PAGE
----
Sara Plourde / New England News Collaborative, NHPR

While Republican governors in Massachusetts and Vermont expressed concern over the weekend about President Trump’s recent executive order on immigration and refugees, New Hampshire Gov. Chris Sununu took a more neutral stance when weighing in on the issue Monday.

The Immigration Order: Impact on the Granite State

Jan 30, 2017
Kitt Hodsden; Wikimedia Commons

New Hampshire reaction to the Trump immigration order. We hear from an array of Granite State voices:  politicians who feel this will, in the end, make the state safer.  Immigrants and refugees worried about their families and their futures. Colleges who welcome foreign students.  And major employers from hi-tech to hospitals.

GUESTS:

Amy Markus

(This post will be updated as new information and reactions from New Hampshire officials are made available.)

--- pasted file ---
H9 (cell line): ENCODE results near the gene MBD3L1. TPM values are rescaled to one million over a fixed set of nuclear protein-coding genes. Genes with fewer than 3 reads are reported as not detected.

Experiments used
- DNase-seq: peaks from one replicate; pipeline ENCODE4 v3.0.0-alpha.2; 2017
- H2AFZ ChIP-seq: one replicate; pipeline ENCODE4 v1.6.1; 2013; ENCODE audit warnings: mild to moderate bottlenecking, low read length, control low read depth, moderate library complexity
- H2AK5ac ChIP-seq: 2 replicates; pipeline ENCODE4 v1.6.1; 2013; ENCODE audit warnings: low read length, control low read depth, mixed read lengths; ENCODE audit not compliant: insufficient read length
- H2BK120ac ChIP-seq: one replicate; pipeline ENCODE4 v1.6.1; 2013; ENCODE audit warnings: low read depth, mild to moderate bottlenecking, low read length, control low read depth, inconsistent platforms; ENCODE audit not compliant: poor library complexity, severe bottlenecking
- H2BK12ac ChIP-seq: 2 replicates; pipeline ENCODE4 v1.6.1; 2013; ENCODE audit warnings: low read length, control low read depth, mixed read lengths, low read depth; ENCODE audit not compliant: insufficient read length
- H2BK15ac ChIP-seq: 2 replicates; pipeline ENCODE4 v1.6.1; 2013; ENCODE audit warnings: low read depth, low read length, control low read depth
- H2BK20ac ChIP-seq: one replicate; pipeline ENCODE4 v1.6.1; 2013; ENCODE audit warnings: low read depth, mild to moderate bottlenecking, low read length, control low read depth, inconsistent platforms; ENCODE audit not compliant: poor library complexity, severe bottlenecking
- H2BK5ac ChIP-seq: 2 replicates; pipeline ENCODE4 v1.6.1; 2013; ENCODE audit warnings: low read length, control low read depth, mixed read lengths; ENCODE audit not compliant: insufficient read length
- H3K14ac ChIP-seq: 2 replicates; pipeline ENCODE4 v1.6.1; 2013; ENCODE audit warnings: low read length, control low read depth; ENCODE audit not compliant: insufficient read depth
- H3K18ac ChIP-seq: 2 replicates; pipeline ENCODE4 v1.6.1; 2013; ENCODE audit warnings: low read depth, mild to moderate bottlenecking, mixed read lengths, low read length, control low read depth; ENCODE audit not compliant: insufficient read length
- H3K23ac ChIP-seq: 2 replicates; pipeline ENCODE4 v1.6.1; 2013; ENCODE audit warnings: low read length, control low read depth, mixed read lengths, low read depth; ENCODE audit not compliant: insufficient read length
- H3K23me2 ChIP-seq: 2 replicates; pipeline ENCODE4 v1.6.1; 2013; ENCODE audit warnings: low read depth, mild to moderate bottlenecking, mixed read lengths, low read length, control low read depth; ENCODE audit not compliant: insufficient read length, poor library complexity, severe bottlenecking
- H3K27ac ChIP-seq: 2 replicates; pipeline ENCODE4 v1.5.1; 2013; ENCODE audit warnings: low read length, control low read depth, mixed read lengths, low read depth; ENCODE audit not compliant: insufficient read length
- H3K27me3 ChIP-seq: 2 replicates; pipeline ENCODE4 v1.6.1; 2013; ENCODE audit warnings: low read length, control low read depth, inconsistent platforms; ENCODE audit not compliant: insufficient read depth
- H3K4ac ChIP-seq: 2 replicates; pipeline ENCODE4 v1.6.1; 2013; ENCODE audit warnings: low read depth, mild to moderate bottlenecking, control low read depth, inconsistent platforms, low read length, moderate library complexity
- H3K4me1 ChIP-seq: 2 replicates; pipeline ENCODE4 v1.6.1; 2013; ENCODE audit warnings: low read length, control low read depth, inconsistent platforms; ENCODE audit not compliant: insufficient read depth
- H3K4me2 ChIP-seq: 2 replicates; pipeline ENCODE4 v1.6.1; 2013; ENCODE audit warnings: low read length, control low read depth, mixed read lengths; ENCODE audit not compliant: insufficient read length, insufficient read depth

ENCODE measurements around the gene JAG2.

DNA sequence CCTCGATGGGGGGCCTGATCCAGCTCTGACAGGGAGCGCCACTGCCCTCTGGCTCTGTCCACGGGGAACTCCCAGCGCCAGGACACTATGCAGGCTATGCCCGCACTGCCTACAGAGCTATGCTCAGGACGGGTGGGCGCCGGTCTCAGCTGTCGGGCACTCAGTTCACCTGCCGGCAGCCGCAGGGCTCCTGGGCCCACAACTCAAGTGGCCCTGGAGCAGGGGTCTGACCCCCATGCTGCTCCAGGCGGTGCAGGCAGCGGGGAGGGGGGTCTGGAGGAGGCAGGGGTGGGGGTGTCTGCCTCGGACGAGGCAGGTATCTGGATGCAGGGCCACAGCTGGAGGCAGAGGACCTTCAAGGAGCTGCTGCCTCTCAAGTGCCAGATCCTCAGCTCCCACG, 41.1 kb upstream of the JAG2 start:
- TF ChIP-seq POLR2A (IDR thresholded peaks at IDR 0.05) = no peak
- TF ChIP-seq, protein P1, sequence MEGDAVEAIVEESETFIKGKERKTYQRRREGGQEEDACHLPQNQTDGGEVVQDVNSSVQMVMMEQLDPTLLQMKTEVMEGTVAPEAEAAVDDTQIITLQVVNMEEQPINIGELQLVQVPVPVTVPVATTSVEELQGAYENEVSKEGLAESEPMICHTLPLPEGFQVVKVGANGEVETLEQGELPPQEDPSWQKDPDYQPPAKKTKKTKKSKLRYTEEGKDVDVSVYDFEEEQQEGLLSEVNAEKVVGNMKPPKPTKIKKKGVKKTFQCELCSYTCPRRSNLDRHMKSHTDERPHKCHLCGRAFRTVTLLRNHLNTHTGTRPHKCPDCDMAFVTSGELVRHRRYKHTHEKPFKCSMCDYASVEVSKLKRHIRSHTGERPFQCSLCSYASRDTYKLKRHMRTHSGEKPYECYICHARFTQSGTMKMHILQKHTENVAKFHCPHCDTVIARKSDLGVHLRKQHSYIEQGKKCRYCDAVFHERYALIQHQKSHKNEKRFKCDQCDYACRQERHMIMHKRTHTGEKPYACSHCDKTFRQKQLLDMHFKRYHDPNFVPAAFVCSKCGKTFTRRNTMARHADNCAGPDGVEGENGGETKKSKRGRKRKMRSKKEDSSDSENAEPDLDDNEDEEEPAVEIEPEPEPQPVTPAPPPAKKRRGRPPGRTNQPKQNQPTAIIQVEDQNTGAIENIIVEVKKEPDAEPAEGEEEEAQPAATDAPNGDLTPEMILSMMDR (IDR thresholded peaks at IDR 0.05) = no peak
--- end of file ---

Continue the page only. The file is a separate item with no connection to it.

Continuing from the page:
Emily Corwin / NHPR

New Hampshire Lawmakers filed into the State House cafeteria Thursday for some free international food. Like it or not, their meal came with a side of conversation -- about how immigrants benefit New Hampshire.

Joe Plocki via Flickr CC / https://flic.kr/p/Dgd7R

California newspapers once wrote that Chinese immigrants had "most of the vices and few of the virtues of the African". Until 1940, Asian Americans earned less than whites...and less than black Americans too. All that changed just a few generations.  Today, how Asian Americans became a "model minority."